May 5, 2016 Good Tiger – A Head Full Of Moonlight (Album Review)
It is always hard getting started for a band, but for Good Tiger, the support and dedication was already there. Only coming together last year, founders and Guitarists Derya “Dez” Ardiles and Joaquin “Jo” Ardiles gathered some of their closest friends – Elliot Coleman (vocals), Alex Rüdinger (drums), and Morgan Sinclair (bass) – for a fresh new project. Already well established musicians working with other talents such as Tesseract, Architects UK, The Safety Fire, The Faceless, and Conquering Dystopia, the band is completely experienced and capable of jumping right back into the studio.
Not starting from scratch is always helpful, but the fact that the fans were just as excited as they were, gave Good Tiger the boost they needed. After forming the band, the group decided they wanted to completely record their album on their own; taking a risk by raising money online, over 45 thousand dollars was donated to Good Tiger. With the new-found support of their fans, the ensemble was able to record their first full-length album together, in various parts of the world. After a couple of months, the band had reached success and came out with their debut record, A Head Full Of Moonlight, released to the public on November 6th of 2015.
Kicking off the album with their debut single, “Where are the Birds,” a familiar piece to those who have heard of Good Tiger before, and new to those who have not, this track is sure to get anyone hooked. Alongside the release of a music video as well, the group is gathering fans with their powerful music and dedication. Continuing on with “Snake Oil,” a piece that expands Good Tiger’s talents even further, the track features a fast pace tempo, raspy screams, and catchy guitar riffs, as well as a stunning solo.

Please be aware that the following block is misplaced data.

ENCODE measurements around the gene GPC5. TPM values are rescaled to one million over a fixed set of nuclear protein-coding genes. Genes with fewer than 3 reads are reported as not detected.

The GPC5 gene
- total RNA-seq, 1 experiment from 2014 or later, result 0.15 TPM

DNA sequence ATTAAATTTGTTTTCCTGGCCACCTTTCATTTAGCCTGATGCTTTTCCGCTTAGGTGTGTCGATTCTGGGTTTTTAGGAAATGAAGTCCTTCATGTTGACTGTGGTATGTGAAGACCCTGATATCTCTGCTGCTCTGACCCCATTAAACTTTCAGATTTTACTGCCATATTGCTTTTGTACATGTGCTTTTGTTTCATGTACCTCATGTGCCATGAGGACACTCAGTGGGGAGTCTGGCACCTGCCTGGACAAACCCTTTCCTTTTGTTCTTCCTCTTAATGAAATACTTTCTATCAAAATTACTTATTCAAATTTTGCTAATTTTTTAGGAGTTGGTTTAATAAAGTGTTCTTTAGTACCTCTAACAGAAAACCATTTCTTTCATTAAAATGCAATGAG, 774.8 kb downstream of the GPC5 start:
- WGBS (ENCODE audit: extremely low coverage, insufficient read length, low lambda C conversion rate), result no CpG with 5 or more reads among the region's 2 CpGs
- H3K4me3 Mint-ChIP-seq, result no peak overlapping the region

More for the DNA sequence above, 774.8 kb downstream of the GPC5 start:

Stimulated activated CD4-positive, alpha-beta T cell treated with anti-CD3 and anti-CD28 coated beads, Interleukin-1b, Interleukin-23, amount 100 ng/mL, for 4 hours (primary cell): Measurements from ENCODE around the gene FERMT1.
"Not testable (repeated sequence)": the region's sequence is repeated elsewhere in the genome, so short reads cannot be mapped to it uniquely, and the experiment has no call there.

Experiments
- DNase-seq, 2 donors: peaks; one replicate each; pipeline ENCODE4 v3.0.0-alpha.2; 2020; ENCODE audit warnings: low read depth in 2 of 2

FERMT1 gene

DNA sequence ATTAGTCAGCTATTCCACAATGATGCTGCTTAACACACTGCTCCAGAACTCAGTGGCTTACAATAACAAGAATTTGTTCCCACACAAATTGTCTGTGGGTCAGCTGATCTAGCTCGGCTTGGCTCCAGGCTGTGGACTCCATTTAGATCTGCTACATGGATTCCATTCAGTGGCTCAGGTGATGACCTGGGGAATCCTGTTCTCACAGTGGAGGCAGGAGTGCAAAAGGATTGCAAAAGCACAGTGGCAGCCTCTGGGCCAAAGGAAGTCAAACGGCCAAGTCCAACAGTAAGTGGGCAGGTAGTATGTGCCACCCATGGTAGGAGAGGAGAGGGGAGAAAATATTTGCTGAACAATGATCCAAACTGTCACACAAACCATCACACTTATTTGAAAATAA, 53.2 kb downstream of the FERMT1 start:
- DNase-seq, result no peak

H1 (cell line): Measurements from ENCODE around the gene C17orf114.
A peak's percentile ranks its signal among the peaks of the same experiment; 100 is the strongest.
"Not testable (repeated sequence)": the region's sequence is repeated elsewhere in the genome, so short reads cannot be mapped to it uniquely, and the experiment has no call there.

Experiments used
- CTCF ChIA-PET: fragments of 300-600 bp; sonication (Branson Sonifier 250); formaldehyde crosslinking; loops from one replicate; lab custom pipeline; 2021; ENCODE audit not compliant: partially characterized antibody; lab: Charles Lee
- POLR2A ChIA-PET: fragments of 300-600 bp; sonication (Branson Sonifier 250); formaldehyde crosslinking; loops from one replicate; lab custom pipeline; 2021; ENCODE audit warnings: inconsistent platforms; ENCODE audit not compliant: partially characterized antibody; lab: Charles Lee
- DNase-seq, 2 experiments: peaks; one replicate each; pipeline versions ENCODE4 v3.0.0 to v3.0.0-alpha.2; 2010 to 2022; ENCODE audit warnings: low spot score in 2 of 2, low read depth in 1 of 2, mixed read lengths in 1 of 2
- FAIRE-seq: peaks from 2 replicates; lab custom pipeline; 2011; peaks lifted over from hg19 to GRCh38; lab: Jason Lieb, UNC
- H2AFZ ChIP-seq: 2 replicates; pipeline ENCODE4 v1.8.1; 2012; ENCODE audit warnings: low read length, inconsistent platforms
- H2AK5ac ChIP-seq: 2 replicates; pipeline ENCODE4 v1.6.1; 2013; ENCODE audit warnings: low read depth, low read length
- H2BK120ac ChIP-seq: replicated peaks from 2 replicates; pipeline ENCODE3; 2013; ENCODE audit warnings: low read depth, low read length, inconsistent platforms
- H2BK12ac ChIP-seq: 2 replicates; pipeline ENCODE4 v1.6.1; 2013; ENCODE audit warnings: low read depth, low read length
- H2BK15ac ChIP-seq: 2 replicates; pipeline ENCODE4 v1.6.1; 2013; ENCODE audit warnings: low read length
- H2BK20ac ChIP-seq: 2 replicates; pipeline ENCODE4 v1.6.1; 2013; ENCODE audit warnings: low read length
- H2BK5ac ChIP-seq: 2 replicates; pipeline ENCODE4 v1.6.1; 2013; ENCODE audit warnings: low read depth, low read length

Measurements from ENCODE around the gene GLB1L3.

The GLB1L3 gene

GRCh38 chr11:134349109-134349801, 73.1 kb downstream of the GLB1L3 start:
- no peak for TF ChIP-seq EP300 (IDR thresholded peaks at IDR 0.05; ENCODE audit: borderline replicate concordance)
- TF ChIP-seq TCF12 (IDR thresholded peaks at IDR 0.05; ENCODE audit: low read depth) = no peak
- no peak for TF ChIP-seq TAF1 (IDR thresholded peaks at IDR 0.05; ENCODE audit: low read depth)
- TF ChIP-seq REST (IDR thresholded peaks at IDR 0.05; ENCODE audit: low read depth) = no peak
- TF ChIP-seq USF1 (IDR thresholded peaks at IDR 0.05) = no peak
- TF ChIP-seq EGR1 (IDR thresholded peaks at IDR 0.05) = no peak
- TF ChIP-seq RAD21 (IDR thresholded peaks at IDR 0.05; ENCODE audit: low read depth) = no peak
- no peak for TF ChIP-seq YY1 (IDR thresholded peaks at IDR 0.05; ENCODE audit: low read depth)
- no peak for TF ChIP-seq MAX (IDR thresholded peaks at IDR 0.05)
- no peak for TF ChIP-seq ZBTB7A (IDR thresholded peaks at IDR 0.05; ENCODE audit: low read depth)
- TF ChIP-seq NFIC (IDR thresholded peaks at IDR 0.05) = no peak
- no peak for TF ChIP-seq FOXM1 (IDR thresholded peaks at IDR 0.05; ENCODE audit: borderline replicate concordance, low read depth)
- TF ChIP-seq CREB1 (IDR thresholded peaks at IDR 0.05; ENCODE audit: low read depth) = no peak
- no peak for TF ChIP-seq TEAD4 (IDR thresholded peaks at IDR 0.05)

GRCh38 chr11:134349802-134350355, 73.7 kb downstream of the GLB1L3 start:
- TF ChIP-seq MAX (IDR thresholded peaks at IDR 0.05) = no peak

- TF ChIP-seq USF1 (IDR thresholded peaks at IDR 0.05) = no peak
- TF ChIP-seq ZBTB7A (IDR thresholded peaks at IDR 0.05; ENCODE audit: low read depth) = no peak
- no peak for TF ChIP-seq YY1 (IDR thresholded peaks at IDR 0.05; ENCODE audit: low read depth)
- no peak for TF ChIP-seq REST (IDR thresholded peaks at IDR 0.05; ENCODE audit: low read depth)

Indulging listeners even more, A Head Full Of Moonlight shuffles on with “Enjoy the Rain,” which is slightly heavier than the track before, but gives further insight to Coleman’s vocal range. This is a song that is rich in complexity and raises the bar for the rest of the album. Going in a different direction, “I Paint What I See” shows a calm and brighter side of Good Tiger. This track is fun and easy to listen to, while being completely memorable; listeners will definitely be hooked after this piece.
Keeping to their upbeat and exciting vibes, “Aspirations” is another track that will intrigue listeners. The song is catchy and good enough for many repeated listens with its harmonizing vocals, simplistically complex instrumentation, and raw emotion. Taking a different turn, “Latchkey Kids” is a slow and melodic piece; being the antithesis to many tracks off of A Head Full Of Moonlight. With light orchestration and poignant lyrics, listeners are able to see a different side of Good Tiger, while enjoying a change in tone and mood.
Picking the pace back up again, “All Her Own Teeth” proves to be a rousing showcase of Good Tiger’s music abilities. From start to finish, this track will grasp attention and draw wandering ears to the rest of the album. Slowing it down once again, “Understanding Silence” is a piece that is filled with woe and melancholy right from the start. Highlighting a slow, monotonous guitar part to backup the harmonized vocals, this track throws a curveball to Good Tiger’s usual upbeat, positive energy. Ending the album on quite a heavy note, “ ‘67 Pontiac Firebird” is louder and more textured than most. This track features heavy instrumentation and vocals, a perfect way to make listeners want to replay the whole album.
Good Tiger’s songs are transformed by raw talent and emotion that will be sure to impress any listener. Jam-packed with nine energy filled songs, Good Tiger is a hot new band that Rock fans will not want to miss. CrypticRock gives Good Tiger’s A Head Full Of Moonlight 4 out of 5 stars.